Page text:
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Sunday, January 22, 2023


by Daniel Brennan

While most wildfires burn out in the open, another form of Arctic fire is more difficult to detect. So-called zombie fires can smoulder in peat beneath the Arctic’s icy surface, throughout the winter months. When spring comes, the fires reignite surface vegetation, emitting carbon dioxide from both the vegetation and the peat, which is a natural carbon dioxide store. A report by climate scientists concluded that the increase in the number of these overwintering wildfires is directly linked to climate change. —World Economic Forum, January 11, 2023. Photo: The Bogus Creek Fire in the Yukon Delta National Wildlife Refuge in Alaska, a state where the vast majority of carbon emissions from fires come from burning soil.Credit: Matt Snyder/Alaska Division of Forestry, via Associated Press via The New York Times.

We should have guessed by the gray, curled perfume
reaching up from a temporary grave that all good things

stay hungry. A terrible beauty; keeping one eye open
in the coldest sleep, keeping an eye on God himself. 

Blessed be the land that cracks like old skin under 
our sun, the land that shivers off its frost to be eaten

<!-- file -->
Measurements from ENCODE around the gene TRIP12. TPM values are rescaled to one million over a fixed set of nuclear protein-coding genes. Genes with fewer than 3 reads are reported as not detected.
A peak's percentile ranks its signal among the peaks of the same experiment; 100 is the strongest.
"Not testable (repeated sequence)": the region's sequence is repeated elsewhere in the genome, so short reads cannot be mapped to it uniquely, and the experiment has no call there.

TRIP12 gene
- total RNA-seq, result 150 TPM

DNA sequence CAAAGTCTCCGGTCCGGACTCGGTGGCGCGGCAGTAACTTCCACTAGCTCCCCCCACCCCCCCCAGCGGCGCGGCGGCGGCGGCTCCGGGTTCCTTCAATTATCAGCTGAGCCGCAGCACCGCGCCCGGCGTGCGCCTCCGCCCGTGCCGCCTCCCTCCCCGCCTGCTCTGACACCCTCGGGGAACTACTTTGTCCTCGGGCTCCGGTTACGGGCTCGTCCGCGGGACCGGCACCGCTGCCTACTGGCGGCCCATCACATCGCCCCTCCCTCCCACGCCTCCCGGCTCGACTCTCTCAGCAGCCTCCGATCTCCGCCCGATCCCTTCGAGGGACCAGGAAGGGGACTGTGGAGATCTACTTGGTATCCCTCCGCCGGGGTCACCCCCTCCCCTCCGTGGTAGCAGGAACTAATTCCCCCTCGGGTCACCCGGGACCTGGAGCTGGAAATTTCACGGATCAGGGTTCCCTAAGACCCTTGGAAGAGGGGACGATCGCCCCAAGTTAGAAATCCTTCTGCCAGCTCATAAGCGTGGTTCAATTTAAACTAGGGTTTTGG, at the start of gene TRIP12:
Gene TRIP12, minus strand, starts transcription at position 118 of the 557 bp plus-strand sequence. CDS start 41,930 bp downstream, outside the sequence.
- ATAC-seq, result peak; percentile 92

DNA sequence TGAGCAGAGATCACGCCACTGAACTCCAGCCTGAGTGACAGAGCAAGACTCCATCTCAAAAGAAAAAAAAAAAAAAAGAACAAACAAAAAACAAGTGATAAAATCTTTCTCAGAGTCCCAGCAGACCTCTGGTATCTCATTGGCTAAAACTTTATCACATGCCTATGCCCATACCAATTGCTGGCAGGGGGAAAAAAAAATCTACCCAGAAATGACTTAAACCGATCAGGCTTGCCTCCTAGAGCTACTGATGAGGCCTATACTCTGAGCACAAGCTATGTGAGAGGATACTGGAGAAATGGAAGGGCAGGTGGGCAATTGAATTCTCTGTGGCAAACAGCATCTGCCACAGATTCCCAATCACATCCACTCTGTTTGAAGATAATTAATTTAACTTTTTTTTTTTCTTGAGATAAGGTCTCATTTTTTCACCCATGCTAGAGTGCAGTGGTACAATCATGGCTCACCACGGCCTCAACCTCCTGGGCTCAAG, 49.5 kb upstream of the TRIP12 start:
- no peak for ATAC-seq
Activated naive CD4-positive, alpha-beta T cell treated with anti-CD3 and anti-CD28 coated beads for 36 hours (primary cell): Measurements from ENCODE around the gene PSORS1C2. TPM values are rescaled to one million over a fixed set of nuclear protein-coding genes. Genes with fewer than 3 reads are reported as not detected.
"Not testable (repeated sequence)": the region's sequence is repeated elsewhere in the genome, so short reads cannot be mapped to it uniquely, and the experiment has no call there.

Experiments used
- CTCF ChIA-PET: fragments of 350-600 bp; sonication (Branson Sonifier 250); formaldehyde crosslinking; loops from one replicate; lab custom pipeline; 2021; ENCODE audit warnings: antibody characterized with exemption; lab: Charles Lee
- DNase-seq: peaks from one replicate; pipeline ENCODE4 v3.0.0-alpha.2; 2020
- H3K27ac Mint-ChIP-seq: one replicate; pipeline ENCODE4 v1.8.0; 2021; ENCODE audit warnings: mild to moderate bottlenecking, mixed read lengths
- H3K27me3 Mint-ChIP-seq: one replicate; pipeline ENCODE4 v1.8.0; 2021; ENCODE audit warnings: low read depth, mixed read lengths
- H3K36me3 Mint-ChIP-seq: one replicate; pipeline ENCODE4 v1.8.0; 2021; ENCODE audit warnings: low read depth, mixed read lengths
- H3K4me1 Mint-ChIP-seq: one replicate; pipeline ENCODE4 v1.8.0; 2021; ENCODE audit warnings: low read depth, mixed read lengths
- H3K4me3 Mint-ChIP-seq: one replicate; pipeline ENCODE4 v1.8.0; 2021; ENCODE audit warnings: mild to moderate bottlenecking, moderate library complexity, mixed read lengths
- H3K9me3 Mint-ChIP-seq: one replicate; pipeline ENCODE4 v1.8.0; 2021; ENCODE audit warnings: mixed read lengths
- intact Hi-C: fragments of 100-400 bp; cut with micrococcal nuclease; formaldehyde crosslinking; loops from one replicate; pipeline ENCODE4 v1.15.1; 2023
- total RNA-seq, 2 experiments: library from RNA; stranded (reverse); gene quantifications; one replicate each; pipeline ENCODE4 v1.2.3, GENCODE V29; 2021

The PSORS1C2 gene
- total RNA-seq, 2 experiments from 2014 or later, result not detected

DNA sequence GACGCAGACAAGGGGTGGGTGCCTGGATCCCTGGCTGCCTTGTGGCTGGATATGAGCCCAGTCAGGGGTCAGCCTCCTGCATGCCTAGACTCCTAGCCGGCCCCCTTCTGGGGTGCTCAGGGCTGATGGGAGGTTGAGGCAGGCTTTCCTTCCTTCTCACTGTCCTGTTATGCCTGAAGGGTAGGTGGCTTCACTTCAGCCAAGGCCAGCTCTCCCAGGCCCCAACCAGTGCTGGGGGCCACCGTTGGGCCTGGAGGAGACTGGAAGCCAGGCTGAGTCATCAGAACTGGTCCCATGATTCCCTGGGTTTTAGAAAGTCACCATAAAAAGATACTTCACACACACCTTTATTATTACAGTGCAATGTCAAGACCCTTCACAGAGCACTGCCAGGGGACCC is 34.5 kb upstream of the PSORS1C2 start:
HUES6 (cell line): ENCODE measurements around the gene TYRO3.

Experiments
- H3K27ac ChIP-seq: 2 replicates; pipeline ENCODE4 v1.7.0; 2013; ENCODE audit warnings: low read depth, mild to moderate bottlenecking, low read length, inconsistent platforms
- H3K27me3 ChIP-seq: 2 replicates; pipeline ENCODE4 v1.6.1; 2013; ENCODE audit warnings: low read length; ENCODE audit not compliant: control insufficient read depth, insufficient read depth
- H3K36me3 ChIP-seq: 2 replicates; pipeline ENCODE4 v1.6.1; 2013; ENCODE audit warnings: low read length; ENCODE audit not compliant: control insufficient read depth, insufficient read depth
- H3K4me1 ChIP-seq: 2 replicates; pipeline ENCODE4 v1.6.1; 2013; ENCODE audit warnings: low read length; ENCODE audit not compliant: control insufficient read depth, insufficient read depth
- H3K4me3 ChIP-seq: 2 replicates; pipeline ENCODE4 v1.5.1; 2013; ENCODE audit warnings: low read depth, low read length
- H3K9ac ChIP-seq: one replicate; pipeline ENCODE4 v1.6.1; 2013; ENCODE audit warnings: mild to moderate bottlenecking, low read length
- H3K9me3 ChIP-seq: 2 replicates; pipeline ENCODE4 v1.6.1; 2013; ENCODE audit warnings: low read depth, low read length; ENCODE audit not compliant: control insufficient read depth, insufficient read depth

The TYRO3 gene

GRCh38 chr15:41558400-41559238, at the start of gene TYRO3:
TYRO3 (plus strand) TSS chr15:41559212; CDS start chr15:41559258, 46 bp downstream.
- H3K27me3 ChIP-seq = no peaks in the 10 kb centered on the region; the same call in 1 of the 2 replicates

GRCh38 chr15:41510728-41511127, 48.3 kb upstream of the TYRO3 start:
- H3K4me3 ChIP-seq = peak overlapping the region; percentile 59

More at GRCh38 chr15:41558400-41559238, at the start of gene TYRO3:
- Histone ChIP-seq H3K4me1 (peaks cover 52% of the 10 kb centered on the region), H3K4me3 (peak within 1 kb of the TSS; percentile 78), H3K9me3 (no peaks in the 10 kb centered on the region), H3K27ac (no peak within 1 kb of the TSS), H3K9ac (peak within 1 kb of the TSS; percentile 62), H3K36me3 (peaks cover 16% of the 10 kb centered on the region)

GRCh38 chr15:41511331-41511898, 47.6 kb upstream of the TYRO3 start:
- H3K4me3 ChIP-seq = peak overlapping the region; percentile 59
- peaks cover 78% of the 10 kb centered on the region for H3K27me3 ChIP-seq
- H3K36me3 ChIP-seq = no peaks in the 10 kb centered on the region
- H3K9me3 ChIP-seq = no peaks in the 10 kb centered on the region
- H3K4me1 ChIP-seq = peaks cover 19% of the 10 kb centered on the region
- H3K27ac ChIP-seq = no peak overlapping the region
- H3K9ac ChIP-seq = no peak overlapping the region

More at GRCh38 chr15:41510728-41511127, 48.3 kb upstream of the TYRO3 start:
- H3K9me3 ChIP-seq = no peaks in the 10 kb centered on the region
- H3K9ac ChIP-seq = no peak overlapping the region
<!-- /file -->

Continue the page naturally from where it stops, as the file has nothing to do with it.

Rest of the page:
alive by a boiling stomach. Blessed be the earth that
houses the black-nailed hand reaching toward heaven

as the soil softens, as it splits open its breast to reveal
every fiery jewel we thought lost to winter. 

The disbelievers, they will tell you it cannot be this way. 
They will tell you that these new gods, burning just

below the lips, the foils and folds of the mind, should
extinguish in the night as they have for a millennia. 

But the most famished deities find the sky. These,
my sinner’s hands, hands which have held dirt in the shape

of lonely men and men crawling deep back down into
their graveyard dirt, hands which have found every other aspiring 

angel in the dark corridors of night between body high
and exaltation, these hands must clasp in a bent prayer

for someone, for something. Find meaning in the revelations,
the peeling snowfall that has blanketed a red mask of death. 

Find God in the furious inferno creeping up through nutrient-
rich soil, screaming to the heavens, making us believe

in an eternal life, for these flames do not die, only slumber. 
Blessed be this new generation of disciples, apostles, apotheosis 

in freeze-frame. They must learn to worship the earth that
cannot keep its fiery dreams beneath a dark shawl

of rock and root and snow and seed. We inherit the 
land that devours itself, the endless eulogy below our funeral pyre. 

Daniel Brennan (he/him) is a resident of New York City, but grew up in the Blue Ridge Mountains of Pennsylvania (ultimately serving as a focused source of ecology-based inspiration). As a member of the LGBTQ+ community, Brennan’s work aims to capture both the vastness we feel in the face of our ever-changing planet, while confronting our own bodies and the daunting elements of intimacy we feel every day. His work has appeared in CP Quarterly, Grand Little Things, Feral Poetry, with upcoming work in the Garfield Lake Review. He currently lives in Manhattan, and works full-time in advertising.